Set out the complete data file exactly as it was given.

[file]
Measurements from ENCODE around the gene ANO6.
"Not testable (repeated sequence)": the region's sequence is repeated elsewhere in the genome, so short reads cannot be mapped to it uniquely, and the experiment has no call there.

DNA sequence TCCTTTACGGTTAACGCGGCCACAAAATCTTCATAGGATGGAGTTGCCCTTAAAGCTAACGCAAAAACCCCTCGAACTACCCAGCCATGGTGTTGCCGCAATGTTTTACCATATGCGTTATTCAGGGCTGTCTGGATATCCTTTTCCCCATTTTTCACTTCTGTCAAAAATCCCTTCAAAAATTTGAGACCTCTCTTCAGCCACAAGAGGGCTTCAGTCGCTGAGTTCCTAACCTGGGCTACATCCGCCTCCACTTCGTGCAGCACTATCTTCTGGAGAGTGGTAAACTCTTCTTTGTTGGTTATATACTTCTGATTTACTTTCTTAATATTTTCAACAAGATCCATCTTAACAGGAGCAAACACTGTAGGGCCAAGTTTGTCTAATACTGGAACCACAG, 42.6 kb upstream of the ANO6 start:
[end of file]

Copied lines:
Measurements from ENCODE around the gene ANO6.
"Not testable (repeated sequence)": the region's sequence is repeated elsewhere in the genome, so short reads cannot be mapped to it uniquely, and the experiment has no call there.

DNA sequence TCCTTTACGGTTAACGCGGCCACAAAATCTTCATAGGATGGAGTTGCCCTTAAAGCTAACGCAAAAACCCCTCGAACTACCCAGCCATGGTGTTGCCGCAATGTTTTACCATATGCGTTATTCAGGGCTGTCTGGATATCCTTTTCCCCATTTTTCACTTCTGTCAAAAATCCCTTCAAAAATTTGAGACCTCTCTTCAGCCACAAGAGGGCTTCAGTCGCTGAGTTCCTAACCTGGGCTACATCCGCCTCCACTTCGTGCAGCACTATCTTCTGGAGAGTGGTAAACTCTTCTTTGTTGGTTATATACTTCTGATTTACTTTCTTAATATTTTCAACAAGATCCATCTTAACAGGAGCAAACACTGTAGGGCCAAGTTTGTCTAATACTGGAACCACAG, 42.6 kb upstream of the ANO6 start: